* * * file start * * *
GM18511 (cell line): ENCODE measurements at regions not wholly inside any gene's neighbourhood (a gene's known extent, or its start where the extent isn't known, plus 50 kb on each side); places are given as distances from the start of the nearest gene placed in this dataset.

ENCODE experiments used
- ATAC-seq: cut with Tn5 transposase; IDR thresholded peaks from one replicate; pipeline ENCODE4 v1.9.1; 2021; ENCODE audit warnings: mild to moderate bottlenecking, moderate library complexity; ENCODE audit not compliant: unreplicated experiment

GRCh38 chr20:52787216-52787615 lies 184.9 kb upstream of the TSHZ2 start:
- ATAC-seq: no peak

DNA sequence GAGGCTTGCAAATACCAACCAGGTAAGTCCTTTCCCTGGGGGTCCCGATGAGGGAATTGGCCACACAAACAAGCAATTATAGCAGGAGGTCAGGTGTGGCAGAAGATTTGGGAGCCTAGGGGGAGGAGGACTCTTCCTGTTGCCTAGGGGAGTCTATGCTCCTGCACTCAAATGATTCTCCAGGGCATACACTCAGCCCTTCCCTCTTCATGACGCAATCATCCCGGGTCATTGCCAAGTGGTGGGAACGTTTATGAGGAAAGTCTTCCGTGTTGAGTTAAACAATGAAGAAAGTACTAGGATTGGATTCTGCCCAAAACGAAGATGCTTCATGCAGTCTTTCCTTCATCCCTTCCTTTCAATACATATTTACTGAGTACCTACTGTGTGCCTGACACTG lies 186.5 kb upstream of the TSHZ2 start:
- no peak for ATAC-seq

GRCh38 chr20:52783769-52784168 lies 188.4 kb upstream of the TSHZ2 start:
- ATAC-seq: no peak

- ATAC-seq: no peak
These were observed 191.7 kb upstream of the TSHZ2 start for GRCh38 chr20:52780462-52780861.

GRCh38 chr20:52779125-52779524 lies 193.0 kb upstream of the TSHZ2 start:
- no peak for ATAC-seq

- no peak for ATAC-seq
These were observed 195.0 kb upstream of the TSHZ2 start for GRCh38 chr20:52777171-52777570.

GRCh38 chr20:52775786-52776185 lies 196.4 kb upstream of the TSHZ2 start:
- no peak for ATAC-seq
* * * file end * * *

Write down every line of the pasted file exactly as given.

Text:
GM18511 (cell line): ENCODE measurements at regions not wholly inside any gene's neighbourhood (a gene's known extent, or its start where the extent isn't known, plus 50 kb on each side); places are given as distances from the start of the nearest gene placed in this dataset.

ENCODE experiments used
- ATAC-seq: cut with Tn5 transposase; IDR thresholded peaks from one replicate; pipeline ENCODE4 v1.9.1; 2021; ENCODE audit warnings: mild to moderate bottlenecking, moderate library complexity; ENCODE audit not compliant: unreplicated experiment

GRCh38 chr20:52787216-52787615 lies 184.9 kb upstream of the TSHZ2 start:
- ATAC-seq: no peak

DNA sequence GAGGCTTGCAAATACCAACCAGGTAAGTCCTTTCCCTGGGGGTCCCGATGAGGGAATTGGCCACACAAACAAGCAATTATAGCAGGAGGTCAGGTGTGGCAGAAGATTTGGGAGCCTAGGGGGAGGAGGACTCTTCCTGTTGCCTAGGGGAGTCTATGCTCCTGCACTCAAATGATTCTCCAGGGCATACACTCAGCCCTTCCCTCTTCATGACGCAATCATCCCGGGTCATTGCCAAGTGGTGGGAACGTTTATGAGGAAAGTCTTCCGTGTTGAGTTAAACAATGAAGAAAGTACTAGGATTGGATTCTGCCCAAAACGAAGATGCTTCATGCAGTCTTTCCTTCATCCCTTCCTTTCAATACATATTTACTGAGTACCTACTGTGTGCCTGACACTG lies 186.5 kb upstream of the TSHZ2 start:
- no peak for ATAC-seq

GRCh38 chr20:52783769-52784168 lies 188.4 kb upstream of the TSHZ2 start:
- ATAC-seq: no peak

- ATAC-seq: no peak
These were observed 191.7 kb upstream of the TSHZ2 start for GRCh38 chr20:52780462-52780861.

GRCh38 chr20:52779125-52779524 lies 193.0 kb upstream of the TSHZ2 start:
- no peak for ATAC-seq

- no peak for ATAC-seq
These were observed 195.0 kb upstream of the TSHZ2 start for GRCh38 chr20:52777171-52777570.

GRCh38 chr20:52775786-52776185 lies 196.4 kb upstream of the TSHZ2 start:
- no peak for ATAC-seq